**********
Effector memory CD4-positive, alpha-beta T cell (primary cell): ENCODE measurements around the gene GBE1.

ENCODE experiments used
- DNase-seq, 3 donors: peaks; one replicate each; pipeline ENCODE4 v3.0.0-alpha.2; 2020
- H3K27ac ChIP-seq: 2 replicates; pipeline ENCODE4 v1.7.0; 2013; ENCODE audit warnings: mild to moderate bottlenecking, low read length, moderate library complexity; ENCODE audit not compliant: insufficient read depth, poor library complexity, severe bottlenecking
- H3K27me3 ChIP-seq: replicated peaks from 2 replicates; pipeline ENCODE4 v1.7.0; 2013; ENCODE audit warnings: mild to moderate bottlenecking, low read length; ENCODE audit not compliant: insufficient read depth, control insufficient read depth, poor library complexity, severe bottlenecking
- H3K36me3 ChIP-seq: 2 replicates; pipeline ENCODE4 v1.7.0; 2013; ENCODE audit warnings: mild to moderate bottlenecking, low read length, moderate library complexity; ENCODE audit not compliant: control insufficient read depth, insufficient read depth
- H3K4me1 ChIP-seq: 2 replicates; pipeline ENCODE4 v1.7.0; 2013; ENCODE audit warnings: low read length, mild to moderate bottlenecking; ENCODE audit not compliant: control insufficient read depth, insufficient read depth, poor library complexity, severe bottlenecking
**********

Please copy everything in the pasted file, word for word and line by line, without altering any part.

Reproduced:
Effector memory CD4-positive, alpha-beta T cell (primary cell): ENCODE measurements around the gene GBE1.

ENCODE experiments used
- DNase-seq, 3 donors: peaks; one replicate each; pipeline ENCODE4 v3.0.0-alpha.2; 2020
- H3K27ac ChIP-seq: 2 replicates; pipeline ENCODE4 v1.7.0; 2013; ENCODE audit warnings: mild to moderate bottlenecking, low read length, moderate library complexity; ENCODE audit not compliant: insufficient read depth, poor library complexity, severe bottlenecking
- H3K27me3 ChIP-seq: replicated peaks from 2 replicates; pipeline ENCODE4 v1.7.0; 2013; ENCODE audit warnings: mild to moderate bottlenecking, low read length; ENCODE audit not compliant: insufficient read depth, control insufficient read depth, poor library complexity, severe bottlenecking
- H3K36me3 ChIP-seq: 2 replicates; pipeline ENCODE4 v1.7.0; 2013; ENCODE audit warnings: mild to moderate bottlenecking, low read length, moderate library complexity; ENCODE audit not compliant: control insufficient read depth, insufficient read depth
- H3K4me1 ChIP-seq: 2 replicates; pipeline ENCODE4 v1.7.0; 2013; ENCODE audit warnings: low read length, mild to moderate bottlenecking; ENCODE audit not compliant: control insufficient read depth, insufficient read depth, poor library complexity, severe bottlenecking